ShareThis Page
Cal’s big (wo)man dominates titanic matchup |

Cal’s big (wo)man dominates titanic matchup

| Wednesday, December 19, 2001 12:00 a.m

It was billed as a battle of titans. Two NCAA Division II women’s basketball programs, with a combined record of 12-1, on the verge of national recognition.

California (Pa.) and West Liberty State, sporting what are believed to be the tallest women’s players in Division II history, squared off in a non-conference game of huge proportions Monday night.

When it was over, California took advantage of cold-shooting West Liberty State and scored a lopsided 69-47 victory, avenging last season’s 14-point loss to the Hilltoppers.

“It was a great women’s basketball atmosphere. It was good, clean, aggressive basketball. It was sloppy,” said California coach Darcie Vincent, the former Duquesne University star, who led the Vulcans to a school-record 19 victories last season in her first year as coach.

The highly anticipated matchup between centers Jaana Kotova of West Liberty State and Susie Gyfaras of California fizzled from the start. The 6-foot-11 Kotova, who recently returned to the lineup after recovering from a broken finger, came in averaging 17 points, 9.0 rebounds and 5.0 blocks per game. The 6-9 Gyfaras (11.5 ppg., 6.6 rpg.) dominated the low post, scoring 15 points, grabbing 13 rebounds and adding seven assists, three steals and two blocked shots for California.

“We said, ‘Susie, it’s all yours,’ and she did it,” Vincent said. “She’s got a great outside shot. For the first time, I think, in her career, Jaana had no blocks and only four rebounds.”

Though Gyfaras shot just 6 of 15, she held Kotova to 3-of-8 shooting and seven points. Without having to face Gyarfas last season, Kotova posted a triple-double in the victory over California.

West Liberty State (4-1), which won 25 games and reached the second round of the Division II East Region playoffs last season, shot just 31 percent, including 3 of 22 from 3-point range.

“We put a lot of emphasis on this game,” Vincent said.

California improved to 8-1, but posted only its third victory against teams with a record of .500 or better.

“This game could go a long way come playoff time,” Vincent said.

Prior to the start of the game, Kotova and Gyarfas posed for pictures. Both attended Seminole (Fla.) Junior College before transferring north a year apart.

“Before and after the game, they spent time talking, but during the game, it was all business,” Vincent said. “I truly believe Susie outplayed Jaana. She didn’t play soft. She played physical.”

Lost in the Kotova-Gyarfas hype was Sameera Philyaw’s team-leading 16 points for California. Philya shot 7 for 12 – the Vulcans finished at 50 percent (30 of 60) as a team from the field – and grabbed six rebounds. West Liberty State point guard Kelly West entered the game as the nation’s leader in assists (11 per game) but was limited to two.

“We’re putting our emphasis on the region for now,” Vincent said. “We’re not thinking national yet, but hopefully, that will come for both teams. West Liberty State is a 20-win team. For us to get to where they are, we have to beat a 20-win team.”


The Gannon women’s basketball team’s 81-63 victory over Slippery Rock on Saturday represented the Golden Knights’ 17th consecutive home victory, which is the sixth-longest current home winning streak among NCAA Division II schools.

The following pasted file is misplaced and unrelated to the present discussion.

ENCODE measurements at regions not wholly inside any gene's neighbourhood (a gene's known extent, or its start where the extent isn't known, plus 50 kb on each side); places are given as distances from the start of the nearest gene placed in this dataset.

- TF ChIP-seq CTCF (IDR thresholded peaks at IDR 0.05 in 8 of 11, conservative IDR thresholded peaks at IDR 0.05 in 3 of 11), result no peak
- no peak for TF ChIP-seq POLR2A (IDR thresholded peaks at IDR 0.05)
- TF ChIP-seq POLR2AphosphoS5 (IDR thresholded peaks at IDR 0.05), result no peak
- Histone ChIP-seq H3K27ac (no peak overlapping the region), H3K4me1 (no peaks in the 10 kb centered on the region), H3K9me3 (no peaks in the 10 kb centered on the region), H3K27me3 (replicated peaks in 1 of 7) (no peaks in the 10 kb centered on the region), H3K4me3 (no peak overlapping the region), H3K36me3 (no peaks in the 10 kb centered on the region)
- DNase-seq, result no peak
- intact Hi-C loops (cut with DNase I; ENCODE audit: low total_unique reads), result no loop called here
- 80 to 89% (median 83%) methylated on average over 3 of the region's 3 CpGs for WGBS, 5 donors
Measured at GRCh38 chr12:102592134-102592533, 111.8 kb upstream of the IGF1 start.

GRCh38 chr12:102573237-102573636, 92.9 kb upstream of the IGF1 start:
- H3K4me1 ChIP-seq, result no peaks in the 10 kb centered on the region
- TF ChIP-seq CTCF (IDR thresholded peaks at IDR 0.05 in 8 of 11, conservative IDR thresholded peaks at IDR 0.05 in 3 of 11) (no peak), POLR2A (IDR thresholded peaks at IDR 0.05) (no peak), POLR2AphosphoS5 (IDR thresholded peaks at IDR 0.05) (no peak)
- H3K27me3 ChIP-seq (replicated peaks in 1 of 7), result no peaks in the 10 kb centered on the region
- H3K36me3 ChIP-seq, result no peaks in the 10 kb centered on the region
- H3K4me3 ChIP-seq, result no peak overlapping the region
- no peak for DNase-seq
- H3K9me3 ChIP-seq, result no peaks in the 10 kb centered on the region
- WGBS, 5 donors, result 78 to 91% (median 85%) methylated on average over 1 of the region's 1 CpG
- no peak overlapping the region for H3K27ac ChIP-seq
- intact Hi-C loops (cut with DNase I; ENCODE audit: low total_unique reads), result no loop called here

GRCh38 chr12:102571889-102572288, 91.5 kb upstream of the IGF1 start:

Gannon is among three district teams – West Liberty State and California (Pa.) are the others – receiving votes in the Women’s College Basketball Association Division II poll. No. 5 Shippensburg is the lone nationally ranked team from the district.

Dave Mackall’s Small-college2Day notebook appears Wednesdays in the Pittsburgh Tribune-Review.

Categories: News
TribLIVE commenting policy

You are solely responsible for your comments and by using you agree to our Terms of Service.

We moderate comments. Our goal is to provide substantive commentary for a general readership. By screening submissions, we provide a space where readers can share intelligent and informed commentary that enhances the quality of our news and information.

While most comments will be posted if they are on-topic and not abusive, moderating decisions are subjective. We will make them as carefully and consistently as we can. Because of the volume of reader comments, we cannot review individual moderation decisions with readers.

We value thoughtful comments representing a range of views that make their point quickly and politely. We make an effort to protect discussions from repeated comments either by the same reader or different readers

We follow the same standards for taste as the daily newspaper. A few things we won't tolerate: personal attacks, obscenity, vulgarity, profanity (including expletives and letters followed by dashes), commercial promotion, impersonations, incoherence, proselytizing and SHOUTING. Don't include URLs to Web sites.

We do not edit comments. They are either approved or deleted. We reserve the right to edit a comment that is quoted or excerpted in an article. In this case, we may fix spelling and punctuation.

We welcome strong opinions and criticism of our work, but we don't want comments to become bogged down with discussions of our policies and we will moderate accordingly.

We appreciate it when readers and people quoted in articles or blog posts point out errors of fact or emphasis and will investigate all assertions. But these suggestions should be sent via e-mail. To avoid distracting other readers, we won't publish comments that suggest a correction. Instead, corrections will be made in a blog post or in an article.